“Sisters at Heart,” which originally aired on December 24, 1970, focused on the friendship between Tabitha Stephens (Murphy) and her friend Lisa Wilson (Venetta Rogers). The girls, who decided they wanted to be sisters, become upset when bullies mock them, saying they can’t be because of their skin color, Closer Weekly reported.
According to the outlet, Tabitha then weaves a spell which results in her having black polka dots on her face while Lisa has white polka dots. However, she manages to reverse the spell by the time Lisa’s parents come home to pick her up.
“I remember the entire process of that episode because it was completely different than usual,” Murphy recalled to the outlet. “Typically we would have one of our regular ‘Bewitched’ writers write the episode, we’d do our weekly table read on Mondays and then film throughout the week. But this episode was written by a 10th grade English class from Thomas Jefferson High School, so for the table read they had the entire class and their teacher come to the set.”
“It was a great experience and it was Elizabeth Montgomery’s favorite episode so far,” the former child star continued. “I love the episode as well. I didn’t even realize all the political implications associated with the episode. When the Watts Riots happened in 1965, I was a baby. This episode was five years later.”
The 55-year-old shared that the cast was proud of the storyline for the series.
“Kids see differently than adults do, but I think Elizabeth Montgomery, William Asher and the other people in charge read the script and was compelled by it. It’s definitely been one of the episodes that I’m asked about the most. And it even won a special Governor’s Emmy Award that year based on its impact.”
Murphy admitted that as a child, she didn’t understand the importance of the episode at that time. However, she certainly has over the years.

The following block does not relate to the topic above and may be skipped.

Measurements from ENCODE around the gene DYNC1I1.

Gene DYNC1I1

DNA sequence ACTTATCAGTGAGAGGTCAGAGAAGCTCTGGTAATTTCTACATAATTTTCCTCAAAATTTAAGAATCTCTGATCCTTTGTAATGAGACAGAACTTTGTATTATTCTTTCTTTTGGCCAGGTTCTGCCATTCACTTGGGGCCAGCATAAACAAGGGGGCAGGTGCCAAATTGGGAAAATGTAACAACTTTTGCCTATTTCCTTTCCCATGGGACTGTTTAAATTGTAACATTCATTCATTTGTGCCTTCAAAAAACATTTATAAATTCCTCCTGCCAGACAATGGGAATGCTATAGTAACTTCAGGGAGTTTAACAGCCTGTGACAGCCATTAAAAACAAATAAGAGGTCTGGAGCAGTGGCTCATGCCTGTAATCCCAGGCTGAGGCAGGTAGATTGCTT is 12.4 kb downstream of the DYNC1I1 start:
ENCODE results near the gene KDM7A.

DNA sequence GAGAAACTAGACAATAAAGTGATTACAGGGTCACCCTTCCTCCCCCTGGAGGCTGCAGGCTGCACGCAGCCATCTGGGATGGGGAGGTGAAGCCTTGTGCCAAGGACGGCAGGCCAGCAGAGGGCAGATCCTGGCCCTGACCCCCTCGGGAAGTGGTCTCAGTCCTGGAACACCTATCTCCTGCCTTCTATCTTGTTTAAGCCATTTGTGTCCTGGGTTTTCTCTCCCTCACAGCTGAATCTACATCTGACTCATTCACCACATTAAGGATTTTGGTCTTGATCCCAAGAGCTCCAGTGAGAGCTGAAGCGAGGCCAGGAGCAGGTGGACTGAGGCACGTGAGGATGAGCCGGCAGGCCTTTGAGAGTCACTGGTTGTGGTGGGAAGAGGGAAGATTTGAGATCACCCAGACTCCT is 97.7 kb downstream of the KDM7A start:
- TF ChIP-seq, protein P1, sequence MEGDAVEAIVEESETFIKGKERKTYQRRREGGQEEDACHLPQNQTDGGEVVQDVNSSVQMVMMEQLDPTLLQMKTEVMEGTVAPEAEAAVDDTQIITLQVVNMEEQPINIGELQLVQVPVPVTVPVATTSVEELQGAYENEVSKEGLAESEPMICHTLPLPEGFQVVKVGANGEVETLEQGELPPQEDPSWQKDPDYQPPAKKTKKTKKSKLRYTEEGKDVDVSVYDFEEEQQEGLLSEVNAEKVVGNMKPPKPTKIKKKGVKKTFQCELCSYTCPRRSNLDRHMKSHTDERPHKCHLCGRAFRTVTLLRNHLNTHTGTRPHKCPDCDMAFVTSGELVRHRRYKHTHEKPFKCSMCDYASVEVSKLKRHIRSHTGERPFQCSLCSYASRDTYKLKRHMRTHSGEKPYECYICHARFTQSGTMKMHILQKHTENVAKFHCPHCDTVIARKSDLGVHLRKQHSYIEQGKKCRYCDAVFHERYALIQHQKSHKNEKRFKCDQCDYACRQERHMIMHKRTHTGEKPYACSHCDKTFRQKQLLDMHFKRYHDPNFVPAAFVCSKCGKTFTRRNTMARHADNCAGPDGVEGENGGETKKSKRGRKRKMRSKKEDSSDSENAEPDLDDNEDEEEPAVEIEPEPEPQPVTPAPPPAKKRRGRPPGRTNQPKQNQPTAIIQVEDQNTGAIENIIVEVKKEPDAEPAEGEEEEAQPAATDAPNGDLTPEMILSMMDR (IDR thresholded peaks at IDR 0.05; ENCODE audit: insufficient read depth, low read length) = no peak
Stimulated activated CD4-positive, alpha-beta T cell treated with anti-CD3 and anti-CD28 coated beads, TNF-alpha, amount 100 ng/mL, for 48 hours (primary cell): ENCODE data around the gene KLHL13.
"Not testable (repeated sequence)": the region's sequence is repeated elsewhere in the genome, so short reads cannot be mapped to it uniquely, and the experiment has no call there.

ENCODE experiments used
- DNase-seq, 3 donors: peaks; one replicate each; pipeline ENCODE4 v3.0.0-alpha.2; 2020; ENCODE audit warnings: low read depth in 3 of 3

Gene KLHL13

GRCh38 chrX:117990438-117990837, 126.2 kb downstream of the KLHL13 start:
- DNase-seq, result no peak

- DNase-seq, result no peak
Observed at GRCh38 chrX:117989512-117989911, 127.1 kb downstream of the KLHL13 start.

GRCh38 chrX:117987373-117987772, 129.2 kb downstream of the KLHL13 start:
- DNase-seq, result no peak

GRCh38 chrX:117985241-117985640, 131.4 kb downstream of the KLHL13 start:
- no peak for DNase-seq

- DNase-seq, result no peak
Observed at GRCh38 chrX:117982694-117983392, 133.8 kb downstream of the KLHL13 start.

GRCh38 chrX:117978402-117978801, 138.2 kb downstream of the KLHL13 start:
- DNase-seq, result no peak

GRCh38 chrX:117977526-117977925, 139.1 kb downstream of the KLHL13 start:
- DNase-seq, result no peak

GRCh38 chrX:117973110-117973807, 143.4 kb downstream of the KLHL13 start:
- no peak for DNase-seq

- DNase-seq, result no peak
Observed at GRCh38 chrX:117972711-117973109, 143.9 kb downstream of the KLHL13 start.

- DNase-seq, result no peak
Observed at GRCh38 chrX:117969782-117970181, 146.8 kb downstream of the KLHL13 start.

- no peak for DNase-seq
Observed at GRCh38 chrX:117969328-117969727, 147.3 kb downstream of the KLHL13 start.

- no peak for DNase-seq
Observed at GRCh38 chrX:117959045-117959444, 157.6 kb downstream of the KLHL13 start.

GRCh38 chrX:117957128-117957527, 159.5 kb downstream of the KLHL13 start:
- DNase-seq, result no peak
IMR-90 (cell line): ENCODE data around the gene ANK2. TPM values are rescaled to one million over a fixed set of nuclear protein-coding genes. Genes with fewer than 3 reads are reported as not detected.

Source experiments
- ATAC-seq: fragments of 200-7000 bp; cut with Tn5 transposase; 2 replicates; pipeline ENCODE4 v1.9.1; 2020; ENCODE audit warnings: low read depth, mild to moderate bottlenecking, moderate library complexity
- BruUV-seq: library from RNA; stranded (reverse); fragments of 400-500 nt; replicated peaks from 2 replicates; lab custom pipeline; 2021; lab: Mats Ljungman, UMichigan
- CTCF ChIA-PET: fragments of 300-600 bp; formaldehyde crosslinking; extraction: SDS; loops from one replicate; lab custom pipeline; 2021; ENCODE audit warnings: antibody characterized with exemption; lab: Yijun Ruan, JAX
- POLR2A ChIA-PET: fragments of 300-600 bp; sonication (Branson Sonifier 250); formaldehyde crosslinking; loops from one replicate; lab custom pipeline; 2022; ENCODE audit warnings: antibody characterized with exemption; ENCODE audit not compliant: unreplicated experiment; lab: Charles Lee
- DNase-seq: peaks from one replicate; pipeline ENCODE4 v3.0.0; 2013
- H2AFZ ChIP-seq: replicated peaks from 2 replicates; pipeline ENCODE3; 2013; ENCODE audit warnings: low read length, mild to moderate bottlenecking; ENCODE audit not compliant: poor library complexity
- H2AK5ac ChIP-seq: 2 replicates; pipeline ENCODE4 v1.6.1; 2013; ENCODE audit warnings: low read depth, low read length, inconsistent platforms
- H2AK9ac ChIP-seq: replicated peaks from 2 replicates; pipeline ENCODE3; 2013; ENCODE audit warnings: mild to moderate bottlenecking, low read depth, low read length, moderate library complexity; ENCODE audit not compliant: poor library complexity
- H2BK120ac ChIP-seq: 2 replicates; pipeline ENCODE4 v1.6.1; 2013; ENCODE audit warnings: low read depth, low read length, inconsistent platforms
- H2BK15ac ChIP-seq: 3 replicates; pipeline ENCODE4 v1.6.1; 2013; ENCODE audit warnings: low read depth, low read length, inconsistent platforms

“Historically, those were tough times in America and it breaks my heart,” she explained. “Now I’m having conversations with my kids about how much has changed and, unfortunately, how it’s stayed the same. The Watts Riots were the result of police brutality. So the fact is that we, as a sitcom, were willing to tackle such a sensitive subject and tried to explain it in terms that even children would understand.”
“That’s why my character wanted to be sisters with her friend who was African American and she came up with the polka dots,” Murphy shared. “But in the end, just the concept that we were sisters at heart, that we didn’t need to have the same color skin, that we were still sisters, was just a beautiful concept. There are a lot of underlying themes that kind of cross over to all different groups of people. I think Elizabeth Montgomery and her husband Bill Asher were political people and I don’t think they were afraid to kind of face the issues.”
Retired NBA player Rex Chapman posted a video clip from “The Munsters” in which Herman Munster (Fred Gwynne) gives some fatherly advice to his werewolf son Eddie (Butch Patrick) after he was bullied at school for being different.
“The lesson I want you to learn is it doesn’t matter what you look like,” Herman explained. “If you’re tall or short; or fat or thin; or ugly or handsome – like your father – or you can be black, or yellow, or white. It doesn’t matter. What does matter is the size of your heart and the strength of your character.”
“Herman Munster’s words of wisdom in 1965,” Chapman tweeted. “Still no lies told.”
Patrick told Fox News he’s aware of the clip going viral on social media and is thrilled its message is still resonating with viewers decades later.
“The words are strong and they’ve never been truer than today,” said the 66-year-old. “The show was about family values and it can still be watched among all ages and generations. The message is timeless.”